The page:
The 700-square-foot store is located in Lafayette’s downtown near the public library and is connected to the Chabad center. In fact, on the day I visited, unpacked boxes of Israeli snacks like Bamba and Bissli, as well as crackers and condiments, were stacked along one wall of the center’s main room that serves as the sanctuary, social hall and Judaica shop.

While Bay Kosher is believed to be the only kosher market attached to a Chabad center in the region, Labkowski said other Chabad communities, mostly abroad, do the same.

The store’s genesis came in 2020, when Labkowski started selling kosher meat. Soon he was coordinating 2,000-pound shipments of meat from New York. Buyers occasionally asked for other kosher items, but Labkowski didn’t have enough space to store them.

He stopped selling the meat during the Covid-19 pandemic. After the center moved into a larger building in 2021, Labkowski set to work on the market. He was able to raise more than $120,000 from community members to “give it our first boost,” Labkowski said.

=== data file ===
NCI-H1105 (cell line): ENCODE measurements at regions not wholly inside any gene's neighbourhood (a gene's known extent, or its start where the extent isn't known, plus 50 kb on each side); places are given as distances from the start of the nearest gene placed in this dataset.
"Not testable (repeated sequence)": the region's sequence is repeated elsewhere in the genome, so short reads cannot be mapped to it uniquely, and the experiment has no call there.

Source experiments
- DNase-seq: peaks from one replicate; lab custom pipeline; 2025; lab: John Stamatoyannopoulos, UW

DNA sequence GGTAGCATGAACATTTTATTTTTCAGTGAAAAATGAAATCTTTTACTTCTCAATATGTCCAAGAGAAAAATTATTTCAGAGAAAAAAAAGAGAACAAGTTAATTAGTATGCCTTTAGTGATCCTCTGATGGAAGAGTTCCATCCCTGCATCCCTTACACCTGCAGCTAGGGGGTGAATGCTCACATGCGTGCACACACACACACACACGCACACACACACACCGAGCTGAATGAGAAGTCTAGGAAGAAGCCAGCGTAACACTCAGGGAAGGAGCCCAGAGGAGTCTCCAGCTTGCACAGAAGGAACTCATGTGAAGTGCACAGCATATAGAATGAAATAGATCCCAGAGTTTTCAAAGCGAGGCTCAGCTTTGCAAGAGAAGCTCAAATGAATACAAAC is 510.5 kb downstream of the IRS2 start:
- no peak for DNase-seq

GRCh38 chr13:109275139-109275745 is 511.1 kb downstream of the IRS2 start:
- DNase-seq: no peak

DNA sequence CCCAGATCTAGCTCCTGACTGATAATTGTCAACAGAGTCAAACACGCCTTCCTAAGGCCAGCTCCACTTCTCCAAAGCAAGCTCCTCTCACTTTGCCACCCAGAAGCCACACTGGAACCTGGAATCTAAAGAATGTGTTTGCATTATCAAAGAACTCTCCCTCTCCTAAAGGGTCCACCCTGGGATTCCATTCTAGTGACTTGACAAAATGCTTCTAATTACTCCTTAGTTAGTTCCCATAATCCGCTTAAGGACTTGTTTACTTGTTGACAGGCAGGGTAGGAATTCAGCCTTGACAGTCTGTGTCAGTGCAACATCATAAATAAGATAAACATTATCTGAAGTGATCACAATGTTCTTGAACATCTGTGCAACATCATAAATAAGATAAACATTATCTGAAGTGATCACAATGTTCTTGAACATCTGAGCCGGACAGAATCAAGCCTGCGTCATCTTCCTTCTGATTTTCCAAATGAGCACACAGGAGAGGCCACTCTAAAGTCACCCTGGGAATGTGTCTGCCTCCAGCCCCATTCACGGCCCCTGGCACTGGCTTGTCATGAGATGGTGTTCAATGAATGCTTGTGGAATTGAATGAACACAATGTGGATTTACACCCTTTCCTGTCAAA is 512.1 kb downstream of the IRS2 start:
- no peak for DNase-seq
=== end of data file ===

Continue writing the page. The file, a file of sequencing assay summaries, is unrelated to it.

Bringing Jews closer to Judaism is Chabad’s main mission, and keeping kosher is part of that, Labkowski said. But it’s challenging in the Bay Area to keep kosher because of the lack of local kosher markets and restaurants.

“We’re not trying to push people into doing things they don’t want to do, but we’re making it available,” he said. “You can’t encourage people if they can’t find it.”

He said he has seen families leveling up their observance by eating more kosher food, and adds that “if anyone wants their home kashered, any Chabad rabbi can do it. Once you have everything available, you might as well do it right.”

Bay Kosher in Lafayette on Tuesday, Dec. 12, 2023. (Photo/Alix Wall)
Bay Kosher in Lafayette on Tuesday, Dec. 12, 2023. (Photo/Alix Wall)